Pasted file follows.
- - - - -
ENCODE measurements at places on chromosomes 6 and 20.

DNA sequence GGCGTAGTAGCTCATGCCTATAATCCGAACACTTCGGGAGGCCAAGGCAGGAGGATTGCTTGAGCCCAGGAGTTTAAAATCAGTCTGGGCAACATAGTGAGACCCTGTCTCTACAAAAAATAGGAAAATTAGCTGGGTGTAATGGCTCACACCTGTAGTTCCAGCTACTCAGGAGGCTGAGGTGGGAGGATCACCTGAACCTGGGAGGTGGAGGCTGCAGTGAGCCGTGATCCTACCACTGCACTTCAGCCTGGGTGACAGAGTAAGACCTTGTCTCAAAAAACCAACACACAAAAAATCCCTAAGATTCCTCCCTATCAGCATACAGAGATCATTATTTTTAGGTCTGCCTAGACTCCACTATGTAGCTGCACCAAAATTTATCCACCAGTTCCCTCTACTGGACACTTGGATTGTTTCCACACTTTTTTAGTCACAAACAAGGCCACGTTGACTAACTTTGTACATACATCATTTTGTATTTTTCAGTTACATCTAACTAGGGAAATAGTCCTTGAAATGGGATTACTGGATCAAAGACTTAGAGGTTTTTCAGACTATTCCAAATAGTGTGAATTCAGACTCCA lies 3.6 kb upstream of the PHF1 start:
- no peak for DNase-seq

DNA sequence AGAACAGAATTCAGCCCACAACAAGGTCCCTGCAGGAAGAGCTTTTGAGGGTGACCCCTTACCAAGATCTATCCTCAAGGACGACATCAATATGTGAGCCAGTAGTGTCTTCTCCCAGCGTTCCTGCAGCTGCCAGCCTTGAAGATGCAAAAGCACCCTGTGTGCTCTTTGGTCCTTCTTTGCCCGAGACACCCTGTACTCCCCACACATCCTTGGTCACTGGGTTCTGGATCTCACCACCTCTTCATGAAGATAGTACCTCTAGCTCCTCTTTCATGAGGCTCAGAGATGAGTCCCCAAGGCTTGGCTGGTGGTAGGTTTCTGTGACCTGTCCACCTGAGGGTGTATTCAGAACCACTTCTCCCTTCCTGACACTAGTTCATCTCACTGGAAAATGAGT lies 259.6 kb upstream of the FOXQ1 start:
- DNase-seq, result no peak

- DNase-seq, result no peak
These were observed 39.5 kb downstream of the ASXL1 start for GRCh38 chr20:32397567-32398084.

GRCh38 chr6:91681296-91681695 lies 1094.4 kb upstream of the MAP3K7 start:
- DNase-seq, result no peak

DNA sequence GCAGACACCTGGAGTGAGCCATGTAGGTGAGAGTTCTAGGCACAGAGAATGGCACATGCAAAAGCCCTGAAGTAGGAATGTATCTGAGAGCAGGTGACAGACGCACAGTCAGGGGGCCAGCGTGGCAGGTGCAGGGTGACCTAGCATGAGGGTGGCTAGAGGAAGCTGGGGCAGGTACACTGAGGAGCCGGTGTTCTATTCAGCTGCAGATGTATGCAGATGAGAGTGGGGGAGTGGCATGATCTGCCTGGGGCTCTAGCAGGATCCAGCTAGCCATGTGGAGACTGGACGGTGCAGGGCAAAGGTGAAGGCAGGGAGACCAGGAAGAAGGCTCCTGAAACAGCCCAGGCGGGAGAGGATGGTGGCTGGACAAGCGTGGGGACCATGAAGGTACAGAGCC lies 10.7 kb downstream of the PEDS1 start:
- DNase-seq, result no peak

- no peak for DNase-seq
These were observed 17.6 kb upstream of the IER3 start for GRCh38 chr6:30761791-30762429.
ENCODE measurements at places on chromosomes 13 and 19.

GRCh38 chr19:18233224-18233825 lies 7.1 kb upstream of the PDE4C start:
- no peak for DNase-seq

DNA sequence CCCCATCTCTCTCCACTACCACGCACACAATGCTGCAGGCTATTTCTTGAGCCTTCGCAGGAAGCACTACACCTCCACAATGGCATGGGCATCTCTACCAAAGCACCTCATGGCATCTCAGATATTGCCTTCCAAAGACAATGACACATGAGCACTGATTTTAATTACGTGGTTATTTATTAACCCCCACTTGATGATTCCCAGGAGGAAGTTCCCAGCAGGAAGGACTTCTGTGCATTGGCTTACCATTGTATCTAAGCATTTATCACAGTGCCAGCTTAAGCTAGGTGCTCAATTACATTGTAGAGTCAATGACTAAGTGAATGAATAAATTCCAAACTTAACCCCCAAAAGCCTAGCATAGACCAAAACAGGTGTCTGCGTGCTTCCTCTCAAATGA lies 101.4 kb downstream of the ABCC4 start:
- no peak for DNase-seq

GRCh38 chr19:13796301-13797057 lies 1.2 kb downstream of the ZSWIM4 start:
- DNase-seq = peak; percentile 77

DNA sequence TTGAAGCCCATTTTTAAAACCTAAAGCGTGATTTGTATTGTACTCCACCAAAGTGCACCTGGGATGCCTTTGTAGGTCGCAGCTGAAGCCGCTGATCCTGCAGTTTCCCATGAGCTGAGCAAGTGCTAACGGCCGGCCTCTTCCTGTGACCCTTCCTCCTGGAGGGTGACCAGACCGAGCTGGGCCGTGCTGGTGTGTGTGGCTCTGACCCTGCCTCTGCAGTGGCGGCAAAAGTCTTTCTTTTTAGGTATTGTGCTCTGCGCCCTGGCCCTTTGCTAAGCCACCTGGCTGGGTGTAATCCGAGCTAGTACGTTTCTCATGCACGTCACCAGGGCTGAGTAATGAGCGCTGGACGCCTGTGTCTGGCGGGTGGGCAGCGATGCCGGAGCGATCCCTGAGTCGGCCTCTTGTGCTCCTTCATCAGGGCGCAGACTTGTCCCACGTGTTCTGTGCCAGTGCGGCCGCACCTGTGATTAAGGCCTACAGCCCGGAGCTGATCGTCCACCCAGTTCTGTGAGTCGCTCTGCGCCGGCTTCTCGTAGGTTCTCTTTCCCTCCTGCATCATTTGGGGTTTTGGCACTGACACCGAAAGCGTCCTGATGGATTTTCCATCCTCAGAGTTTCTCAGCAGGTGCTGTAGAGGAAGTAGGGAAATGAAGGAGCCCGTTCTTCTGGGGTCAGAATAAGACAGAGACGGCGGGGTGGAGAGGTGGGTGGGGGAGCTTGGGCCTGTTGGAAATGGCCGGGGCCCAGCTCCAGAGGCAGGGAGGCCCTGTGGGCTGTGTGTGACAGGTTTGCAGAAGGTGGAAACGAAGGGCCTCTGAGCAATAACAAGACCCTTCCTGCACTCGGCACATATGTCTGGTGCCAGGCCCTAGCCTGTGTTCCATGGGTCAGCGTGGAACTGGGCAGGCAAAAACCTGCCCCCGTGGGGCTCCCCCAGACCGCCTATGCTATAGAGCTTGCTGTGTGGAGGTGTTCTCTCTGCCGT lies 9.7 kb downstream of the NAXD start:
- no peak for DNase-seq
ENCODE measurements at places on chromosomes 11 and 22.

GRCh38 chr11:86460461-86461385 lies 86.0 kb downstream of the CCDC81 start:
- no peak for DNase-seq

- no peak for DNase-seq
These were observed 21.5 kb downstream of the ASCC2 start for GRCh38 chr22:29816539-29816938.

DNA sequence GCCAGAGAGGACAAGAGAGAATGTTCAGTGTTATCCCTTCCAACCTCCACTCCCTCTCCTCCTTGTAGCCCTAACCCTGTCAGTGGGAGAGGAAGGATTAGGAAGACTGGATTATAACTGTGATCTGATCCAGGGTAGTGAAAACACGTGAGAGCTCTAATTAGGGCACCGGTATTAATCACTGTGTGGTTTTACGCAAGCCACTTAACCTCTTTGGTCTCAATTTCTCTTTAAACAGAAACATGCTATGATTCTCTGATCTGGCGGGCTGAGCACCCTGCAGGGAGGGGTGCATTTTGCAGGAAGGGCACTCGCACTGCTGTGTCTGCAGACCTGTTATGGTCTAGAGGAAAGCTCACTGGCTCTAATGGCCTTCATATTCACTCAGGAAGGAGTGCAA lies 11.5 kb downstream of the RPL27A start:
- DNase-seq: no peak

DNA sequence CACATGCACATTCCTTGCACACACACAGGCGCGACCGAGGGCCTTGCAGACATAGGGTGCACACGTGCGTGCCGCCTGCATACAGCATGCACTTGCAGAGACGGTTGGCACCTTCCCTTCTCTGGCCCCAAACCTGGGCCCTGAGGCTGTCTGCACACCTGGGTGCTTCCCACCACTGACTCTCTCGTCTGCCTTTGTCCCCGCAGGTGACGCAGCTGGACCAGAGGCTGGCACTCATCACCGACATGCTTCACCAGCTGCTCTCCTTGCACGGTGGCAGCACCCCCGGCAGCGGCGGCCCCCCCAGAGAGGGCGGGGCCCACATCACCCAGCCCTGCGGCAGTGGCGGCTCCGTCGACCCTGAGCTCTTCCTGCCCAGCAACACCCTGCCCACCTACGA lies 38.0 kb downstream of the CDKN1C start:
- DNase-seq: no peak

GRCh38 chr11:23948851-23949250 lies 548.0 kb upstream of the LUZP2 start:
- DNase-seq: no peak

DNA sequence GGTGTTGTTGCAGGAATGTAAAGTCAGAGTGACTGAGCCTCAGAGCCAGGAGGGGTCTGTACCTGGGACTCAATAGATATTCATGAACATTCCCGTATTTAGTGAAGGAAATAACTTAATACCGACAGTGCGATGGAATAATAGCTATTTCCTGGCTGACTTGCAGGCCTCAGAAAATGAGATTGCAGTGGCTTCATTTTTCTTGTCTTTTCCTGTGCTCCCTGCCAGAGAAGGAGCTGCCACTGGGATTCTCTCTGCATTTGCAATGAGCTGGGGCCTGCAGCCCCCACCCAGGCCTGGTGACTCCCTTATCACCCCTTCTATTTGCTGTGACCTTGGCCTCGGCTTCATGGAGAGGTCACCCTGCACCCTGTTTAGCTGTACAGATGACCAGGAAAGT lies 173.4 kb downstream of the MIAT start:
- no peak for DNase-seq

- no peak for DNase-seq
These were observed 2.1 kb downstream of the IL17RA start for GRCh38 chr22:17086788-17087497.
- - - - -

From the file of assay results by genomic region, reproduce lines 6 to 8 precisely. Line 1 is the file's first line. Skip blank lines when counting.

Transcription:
- DNase-seq, result no peak
These were observed 39.5 kb downstream of the ASXL1 start for GRCh38 chr20:32397567-32398084.

GRCh38 chr6:91681296-91681695 lies 1094.4 kb upstream of the MAP3K7 start: